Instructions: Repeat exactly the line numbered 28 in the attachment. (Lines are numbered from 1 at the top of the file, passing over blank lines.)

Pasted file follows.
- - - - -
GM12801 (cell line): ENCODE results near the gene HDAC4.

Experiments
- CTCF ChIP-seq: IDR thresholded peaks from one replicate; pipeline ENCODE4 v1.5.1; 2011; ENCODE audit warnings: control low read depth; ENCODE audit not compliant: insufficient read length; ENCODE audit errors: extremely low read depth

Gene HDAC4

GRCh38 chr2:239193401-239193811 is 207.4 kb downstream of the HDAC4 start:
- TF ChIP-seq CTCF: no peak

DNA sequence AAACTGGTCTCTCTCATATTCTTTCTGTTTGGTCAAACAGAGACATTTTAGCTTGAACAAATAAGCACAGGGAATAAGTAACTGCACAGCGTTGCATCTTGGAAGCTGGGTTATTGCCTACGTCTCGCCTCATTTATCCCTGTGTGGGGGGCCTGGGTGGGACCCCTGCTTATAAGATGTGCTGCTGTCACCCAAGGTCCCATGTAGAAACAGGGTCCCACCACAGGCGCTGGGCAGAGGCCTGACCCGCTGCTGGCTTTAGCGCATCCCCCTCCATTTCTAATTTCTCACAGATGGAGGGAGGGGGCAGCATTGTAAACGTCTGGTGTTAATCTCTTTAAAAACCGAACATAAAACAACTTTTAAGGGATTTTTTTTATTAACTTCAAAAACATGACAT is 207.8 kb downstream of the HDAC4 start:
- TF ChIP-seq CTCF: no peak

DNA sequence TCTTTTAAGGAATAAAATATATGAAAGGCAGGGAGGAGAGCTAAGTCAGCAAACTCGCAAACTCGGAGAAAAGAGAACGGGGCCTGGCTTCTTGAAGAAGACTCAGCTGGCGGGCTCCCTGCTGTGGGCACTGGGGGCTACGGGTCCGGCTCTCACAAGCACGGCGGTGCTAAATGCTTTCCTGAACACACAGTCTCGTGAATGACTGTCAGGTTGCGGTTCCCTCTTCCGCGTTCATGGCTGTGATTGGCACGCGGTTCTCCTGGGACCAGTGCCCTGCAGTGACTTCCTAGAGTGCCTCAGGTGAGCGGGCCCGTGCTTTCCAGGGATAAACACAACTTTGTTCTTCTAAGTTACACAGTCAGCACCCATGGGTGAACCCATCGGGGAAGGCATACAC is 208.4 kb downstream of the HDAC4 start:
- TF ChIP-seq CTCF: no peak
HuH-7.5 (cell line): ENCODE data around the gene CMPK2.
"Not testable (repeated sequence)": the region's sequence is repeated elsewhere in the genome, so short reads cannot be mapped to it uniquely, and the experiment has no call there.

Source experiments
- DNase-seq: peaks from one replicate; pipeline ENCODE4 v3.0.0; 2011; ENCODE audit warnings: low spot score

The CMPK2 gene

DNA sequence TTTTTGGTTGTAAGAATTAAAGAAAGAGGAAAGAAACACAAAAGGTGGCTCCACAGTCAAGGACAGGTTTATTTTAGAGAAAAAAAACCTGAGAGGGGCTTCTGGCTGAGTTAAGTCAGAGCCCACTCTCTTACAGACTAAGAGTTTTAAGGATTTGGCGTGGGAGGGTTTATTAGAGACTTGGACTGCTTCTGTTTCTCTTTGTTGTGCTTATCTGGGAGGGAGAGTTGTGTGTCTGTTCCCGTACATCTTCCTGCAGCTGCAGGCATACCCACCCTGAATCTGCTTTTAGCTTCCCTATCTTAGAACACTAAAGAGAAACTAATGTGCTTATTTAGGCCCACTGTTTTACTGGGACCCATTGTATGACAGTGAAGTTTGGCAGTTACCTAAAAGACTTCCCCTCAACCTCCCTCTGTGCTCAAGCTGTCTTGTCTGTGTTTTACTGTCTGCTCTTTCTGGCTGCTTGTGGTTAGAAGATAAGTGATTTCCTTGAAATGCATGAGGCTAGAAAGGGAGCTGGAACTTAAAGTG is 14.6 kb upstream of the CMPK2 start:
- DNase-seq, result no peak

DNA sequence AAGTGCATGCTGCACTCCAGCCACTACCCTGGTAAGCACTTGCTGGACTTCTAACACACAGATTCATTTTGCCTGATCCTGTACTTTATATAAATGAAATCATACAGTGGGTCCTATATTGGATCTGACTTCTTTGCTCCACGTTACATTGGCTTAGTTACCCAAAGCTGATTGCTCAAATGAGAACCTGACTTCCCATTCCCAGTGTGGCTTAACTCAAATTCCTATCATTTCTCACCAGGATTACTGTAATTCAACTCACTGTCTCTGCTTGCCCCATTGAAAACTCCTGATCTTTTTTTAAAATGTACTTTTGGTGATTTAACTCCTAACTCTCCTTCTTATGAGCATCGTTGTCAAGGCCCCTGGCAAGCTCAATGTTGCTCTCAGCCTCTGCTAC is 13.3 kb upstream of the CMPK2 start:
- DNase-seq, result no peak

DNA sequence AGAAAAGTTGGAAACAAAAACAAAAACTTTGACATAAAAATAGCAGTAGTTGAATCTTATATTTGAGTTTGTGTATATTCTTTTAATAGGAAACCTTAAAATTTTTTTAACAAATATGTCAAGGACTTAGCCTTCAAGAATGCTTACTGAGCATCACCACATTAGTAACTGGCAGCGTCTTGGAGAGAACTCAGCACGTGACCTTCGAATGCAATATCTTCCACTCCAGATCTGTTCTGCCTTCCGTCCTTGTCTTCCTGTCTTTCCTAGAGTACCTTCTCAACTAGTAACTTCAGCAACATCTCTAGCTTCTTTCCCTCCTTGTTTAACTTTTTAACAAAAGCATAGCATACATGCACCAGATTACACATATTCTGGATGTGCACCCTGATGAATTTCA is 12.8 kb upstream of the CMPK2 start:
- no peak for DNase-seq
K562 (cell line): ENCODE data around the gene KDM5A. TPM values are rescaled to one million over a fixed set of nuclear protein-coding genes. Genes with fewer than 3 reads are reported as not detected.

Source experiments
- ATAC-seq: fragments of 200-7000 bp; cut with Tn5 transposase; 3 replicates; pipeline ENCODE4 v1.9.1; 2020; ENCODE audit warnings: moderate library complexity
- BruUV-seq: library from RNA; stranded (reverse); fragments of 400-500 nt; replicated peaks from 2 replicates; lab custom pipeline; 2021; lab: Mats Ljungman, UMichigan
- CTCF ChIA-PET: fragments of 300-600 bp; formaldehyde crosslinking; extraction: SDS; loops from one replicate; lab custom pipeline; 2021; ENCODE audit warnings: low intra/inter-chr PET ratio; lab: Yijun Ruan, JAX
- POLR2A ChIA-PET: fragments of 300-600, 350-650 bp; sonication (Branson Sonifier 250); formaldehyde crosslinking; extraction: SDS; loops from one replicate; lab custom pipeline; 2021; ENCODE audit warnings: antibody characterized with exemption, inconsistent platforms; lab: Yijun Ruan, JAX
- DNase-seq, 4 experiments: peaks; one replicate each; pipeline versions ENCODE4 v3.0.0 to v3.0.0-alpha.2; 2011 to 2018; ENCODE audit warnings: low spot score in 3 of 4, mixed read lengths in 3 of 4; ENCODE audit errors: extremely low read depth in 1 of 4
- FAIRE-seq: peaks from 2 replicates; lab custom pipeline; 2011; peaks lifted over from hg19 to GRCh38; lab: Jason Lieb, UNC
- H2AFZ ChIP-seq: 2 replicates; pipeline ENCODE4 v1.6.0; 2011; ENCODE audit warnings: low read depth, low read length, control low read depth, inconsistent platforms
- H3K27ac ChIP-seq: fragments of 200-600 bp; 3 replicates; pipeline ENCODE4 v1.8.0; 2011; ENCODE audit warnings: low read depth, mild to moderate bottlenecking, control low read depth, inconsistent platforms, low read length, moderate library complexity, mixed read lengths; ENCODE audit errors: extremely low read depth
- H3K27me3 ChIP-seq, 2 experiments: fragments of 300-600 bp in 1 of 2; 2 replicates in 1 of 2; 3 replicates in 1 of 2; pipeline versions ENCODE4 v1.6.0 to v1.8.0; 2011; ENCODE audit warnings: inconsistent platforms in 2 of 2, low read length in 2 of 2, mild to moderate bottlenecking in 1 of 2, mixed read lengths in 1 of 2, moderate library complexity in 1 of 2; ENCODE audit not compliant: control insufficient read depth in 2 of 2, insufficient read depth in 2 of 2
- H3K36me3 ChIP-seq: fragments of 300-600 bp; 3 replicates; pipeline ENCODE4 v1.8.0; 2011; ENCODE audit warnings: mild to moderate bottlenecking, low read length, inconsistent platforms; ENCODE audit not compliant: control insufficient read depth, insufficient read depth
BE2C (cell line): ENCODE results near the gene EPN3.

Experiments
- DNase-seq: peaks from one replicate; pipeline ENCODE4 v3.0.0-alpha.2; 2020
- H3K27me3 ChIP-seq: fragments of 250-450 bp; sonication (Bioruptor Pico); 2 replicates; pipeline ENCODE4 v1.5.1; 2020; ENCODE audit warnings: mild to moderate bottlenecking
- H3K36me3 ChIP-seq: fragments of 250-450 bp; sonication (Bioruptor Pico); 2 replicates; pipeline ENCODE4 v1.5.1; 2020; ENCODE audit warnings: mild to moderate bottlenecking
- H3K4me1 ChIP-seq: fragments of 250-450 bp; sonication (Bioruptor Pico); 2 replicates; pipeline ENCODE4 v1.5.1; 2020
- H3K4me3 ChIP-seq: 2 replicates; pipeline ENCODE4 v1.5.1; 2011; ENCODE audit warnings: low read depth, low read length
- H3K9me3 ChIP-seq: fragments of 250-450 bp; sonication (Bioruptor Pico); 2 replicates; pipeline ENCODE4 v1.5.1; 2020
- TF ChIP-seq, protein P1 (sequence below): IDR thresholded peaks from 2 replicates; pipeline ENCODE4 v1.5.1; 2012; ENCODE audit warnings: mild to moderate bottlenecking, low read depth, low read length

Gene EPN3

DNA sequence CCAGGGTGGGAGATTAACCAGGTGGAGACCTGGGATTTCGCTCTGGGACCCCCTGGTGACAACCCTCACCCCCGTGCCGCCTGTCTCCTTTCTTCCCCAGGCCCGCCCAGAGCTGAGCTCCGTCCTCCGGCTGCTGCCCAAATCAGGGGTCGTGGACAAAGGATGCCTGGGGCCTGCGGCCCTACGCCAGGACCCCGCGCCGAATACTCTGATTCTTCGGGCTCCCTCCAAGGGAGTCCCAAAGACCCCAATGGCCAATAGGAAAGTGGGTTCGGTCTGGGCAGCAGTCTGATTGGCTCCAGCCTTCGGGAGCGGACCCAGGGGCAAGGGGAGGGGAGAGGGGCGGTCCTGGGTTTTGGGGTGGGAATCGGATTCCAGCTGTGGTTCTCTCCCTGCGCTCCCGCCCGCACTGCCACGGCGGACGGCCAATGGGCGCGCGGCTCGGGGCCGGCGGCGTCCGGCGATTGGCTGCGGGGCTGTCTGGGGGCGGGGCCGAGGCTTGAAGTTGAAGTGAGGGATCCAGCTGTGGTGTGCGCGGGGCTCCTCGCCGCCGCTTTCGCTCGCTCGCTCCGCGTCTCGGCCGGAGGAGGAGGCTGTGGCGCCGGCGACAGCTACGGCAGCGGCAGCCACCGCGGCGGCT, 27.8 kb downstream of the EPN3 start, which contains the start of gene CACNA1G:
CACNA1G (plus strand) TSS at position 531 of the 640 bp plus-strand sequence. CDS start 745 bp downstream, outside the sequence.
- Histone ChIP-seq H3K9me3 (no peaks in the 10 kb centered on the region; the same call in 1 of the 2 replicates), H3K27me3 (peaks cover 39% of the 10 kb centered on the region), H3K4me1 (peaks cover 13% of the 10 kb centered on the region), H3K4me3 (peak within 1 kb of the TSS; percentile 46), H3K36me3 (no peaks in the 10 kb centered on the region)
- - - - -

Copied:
- DNase-seq, 4 experiments: peaks; one replicate each; pipeline versions ENCODE4 v3.0.0 to v3.0.0-alpha.2; 2011 to 2018; ENCODE audit warnings: low spot score in 3 of 4, mixed read lengths in 3 of 4; ENCODE audit errors: extremely low read depth in 1 of 4